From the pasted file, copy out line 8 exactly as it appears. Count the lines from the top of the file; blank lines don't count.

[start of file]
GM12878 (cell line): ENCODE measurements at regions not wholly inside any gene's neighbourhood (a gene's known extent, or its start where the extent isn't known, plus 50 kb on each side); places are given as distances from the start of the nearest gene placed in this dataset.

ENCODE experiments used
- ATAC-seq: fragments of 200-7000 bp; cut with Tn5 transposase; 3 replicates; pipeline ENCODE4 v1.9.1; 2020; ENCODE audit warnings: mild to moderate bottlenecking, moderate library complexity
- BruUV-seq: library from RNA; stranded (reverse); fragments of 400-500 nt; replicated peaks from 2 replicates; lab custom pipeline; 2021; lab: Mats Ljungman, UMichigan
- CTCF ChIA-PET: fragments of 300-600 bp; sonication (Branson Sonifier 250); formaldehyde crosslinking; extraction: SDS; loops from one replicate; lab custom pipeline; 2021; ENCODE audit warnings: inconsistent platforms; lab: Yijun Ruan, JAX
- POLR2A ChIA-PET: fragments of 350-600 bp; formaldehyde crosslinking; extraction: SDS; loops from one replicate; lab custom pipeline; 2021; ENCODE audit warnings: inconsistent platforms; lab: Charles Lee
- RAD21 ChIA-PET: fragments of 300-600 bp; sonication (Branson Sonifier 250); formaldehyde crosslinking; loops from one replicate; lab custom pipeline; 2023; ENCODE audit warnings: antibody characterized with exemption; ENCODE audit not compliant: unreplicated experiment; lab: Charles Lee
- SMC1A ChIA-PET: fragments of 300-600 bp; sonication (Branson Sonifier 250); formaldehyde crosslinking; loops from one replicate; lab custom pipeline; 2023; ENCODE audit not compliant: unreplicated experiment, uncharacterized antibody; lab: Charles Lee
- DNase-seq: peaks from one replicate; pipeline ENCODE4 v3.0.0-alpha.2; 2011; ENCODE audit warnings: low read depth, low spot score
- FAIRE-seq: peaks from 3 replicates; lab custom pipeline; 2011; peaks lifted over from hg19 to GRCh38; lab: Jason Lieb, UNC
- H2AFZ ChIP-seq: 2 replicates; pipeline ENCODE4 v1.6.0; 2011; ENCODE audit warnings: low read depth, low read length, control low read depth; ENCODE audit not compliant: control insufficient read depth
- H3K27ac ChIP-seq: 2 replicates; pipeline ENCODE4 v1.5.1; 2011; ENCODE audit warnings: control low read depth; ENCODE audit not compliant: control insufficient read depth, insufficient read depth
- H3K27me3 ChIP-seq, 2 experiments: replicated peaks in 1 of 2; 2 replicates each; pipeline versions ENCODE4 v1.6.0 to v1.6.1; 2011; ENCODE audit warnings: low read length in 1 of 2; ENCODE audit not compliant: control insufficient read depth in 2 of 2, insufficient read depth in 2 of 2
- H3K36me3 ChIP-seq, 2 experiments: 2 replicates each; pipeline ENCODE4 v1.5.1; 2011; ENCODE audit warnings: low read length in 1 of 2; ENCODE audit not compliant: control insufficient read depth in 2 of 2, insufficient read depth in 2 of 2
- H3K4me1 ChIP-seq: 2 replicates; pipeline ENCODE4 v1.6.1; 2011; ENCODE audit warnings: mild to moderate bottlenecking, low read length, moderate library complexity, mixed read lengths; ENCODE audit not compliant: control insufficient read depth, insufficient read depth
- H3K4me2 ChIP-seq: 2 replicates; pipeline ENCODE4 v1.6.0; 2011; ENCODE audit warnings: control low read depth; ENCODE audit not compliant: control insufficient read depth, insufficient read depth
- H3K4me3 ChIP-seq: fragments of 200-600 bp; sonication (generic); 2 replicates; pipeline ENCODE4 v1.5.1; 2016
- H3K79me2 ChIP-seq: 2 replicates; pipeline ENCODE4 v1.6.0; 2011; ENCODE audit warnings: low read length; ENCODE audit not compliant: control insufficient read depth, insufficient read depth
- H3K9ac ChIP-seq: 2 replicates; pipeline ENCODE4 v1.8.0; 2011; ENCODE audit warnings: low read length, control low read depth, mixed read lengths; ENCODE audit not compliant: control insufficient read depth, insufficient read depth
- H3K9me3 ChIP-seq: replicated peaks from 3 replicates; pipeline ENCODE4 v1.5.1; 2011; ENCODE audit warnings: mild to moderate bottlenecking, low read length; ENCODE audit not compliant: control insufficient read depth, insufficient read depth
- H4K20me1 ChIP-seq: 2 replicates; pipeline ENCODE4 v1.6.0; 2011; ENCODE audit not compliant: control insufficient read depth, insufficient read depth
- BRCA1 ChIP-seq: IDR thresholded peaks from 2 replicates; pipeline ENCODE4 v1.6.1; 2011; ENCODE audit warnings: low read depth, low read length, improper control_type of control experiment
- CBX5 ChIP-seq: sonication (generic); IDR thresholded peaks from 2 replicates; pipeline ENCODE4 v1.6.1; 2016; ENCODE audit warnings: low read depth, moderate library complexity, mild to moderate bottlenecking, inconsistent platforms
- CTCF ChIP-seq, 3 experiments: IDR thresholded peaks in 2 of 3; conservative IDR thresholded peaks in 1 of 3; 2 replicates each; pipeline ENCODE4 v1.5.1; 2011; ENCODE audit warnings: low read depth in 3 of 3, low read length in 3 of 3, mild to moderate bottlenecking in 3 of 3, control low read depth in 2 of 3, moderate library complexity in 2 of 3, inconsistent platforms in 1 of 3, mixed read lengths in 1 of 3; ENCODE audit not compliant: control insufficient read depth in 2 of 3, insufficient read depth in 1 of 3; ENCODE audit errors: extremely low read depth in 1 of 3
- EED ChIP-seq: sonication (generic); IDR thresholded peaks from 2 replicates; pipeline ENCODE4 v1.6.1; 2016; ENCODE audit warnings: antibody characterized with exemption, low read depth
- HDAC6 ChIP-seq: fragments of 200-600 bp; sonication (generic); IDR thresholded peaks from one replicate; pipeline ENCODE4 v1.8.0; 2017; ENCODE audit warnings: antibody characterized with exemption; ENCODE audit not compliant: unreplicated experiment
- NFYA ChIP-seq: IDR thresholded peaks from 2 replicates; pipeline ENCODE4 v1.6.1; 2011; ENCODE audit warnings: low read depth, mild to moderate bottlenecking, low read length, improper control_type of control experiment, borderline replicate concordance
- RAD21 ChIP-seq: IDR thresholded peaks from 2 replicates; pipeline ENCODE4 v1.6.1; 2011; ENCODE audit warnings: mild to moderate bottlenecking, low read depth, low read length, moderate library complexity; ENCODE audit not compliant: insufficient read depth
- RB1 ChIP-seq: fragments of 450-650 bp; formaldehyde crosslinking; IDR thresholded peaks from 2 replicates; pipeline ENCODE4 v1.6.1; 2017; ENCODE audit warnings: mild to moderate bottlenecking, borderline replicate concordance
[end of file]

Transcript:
- SMC1A ChIA-PET: fragments of 300-600 bp; sonication (Branson Sonifier 250); formaldehyde crosslinking; loops from one replicate; lab custom pipeline; 2023; ENCODE audit not compliant: unreplicated experiment, uncharacterized antibody; lab: Charles Lee